The business world still is adjusting to social media and the many ways it's changed the way we do business.
We've seen how social media can spill into claims handling, resolution, and litigation outcomes.
The intersection of claims handling and social media recently was on display on Twitter. A chain of heated tweets was posted from an account connected to the driver involved in the Tracy Morgan crash. By using social media to express his opinions, the driver not only created more negative press for his company, but those comments and that account could be used in resulting litigation.
The bottom line for business leaders is that the additional exposure to potentially incriminating content could cause the cost of a loss to skyrocket. No matter how careful a company is with its claims handling, the process could be undermined by just one employee who lacks social media skills.
The situation is clear: Your employees need a guiding hand in social media best practices when it comes to claims. Educating your talent on how to protect themselves and your company starts with the following tips:
Add a form to your current social media policy that grants permission to access employees' private social media profiles in the event of a claim occurrence.
This can assist your company in several ways. It allows employers to see what their employees are posting during loss situations. With that knowledge, you can correct content that relates to the claim or business image. Access can help your company gain insight into events surrounding an accident. Finally, access may help prevent employees from posting malicious or incriminating content when reminded that their employer has permission to see what they are posting.
Remind employees that private information posted online doesn’t remain private — even if they choose not to consent to access by your company (see No. 1). Educate employees on how social media can be used in the claims handling process. Past litigation practices have demonstrated social media being used to prove inaccuracies in a story, help discover witnesses, or cast a shadow on credibility.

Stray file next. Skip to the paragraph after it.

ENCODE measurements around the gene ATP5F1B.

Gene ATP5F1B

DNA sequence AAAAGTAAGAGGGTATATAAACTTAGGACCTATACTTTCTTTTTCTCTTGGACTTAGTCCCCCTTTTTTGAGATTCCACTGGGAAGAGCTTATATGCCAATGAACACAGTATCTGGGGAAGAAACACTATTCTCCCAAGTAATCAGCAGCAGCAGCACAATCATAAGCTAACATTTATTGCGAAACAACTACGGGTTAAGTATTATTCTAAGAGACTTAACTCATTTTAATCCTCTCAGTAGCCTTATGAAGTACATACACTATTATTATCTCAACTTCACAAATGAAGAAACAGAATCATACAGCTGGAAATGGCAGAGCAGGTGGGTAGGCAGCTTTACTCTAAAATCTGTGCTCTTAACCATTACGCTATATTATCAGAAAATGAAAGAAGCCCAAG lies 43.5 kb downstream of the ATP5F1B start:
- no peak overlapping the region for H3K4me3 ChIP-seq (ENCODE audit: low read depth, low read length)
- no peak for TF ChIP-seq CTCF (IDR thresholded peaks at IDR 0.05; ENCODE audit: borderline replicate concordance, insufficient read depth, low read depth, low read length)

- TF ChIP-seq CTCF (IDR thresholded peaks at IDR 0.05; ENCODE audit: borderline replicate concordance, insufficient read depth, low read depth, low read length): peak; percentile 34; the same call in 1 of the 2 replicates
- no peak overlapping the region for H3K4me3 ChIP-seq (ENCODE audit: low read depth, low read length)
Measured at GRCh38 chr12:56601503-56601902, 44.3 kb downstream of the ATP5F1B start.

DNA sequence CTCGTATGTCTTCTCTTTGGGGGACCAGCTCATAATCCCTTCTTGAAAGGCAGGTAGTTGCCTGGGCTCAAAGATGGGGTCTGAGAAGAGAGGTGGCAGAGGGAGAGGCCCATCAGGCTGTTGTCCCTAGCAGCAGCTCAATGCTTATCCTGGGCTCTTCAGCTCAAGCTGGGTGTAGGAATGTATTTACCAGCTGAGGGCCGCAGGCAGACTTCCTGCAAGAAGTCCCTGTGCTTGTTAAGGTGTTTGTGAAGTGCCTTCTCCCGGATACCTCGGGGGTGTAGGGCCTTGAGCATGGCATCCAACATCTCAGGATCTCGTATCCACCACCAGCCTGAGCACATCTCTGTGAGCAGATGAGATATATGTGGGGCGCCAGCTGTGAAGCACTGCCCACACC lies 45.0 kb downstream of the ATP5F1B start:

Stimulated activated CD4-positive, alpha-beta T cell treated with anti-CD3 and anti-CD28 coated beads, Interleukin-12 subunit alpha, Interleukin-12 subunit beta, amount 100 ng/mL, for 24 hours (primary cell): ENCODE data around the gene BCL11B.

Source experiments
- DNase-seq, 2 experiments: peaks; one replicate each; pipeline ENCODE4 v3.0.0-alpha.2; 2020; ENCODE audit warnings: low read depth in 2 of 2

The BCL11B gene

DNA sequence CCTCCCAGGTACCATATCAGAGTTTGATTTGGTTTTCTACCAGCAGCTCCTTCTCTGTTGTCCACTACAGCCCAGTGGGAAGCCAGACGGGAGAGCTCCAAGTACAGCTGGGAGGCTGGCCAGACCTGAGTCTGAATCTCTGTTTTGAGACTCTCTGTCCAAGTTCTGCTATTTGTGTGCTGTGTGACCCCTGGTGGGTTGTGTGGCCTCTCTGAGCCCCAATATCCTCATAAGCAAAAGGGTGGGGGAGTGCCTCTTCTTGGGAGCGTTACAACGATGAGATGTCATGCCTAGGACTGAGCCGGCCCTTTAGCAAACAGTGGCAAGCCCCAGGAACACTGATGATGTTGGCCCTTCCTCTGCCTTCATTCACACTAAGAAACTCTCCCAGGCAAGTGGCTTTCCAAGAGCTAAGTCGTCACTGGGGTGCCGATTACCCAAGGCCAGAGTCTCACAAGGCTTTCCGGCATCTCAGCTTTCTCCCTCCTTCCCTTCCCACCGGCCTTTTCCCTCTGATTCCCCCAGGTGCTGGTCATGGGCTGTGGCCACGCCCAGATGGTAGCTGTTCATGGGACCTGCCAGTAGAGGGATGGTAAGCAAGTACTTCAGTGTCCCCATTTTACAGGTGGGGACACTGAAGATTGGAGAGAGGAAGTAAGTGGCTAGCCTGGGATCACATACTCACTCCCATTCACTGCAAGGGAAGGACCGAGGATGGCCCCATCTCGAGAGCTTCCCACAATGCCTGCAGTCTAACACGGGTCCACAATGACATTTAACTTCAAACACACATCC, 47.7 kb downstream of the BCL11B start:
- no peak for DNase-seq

Arm your talent with language they can use on social media in the event of a crisis:
Include these responses in your company’s social media policy or employee manual. Additionally, review these boilerplate statements with an employee after a loss. Establish the message is your company will be sharing on its social media channels, and strategize with the employee how the company's message could be adopted for personal use.
Don't wait until your company has a public crisis! Start the conversation today with employees about the perils of social media in claims situations. Let's face it: Litigation is on the line. Use current events as learning examples. Encourage discussions on hypothetical ways that your company might recommend social media responses to those situations.
These easily deployed tools will help your employees protect themselves on social media after a loss. And by helping them to protect themselves, you will be protecting your business. Sparing your business from incriminating social media content is a smart way to control the overall cost of the loss.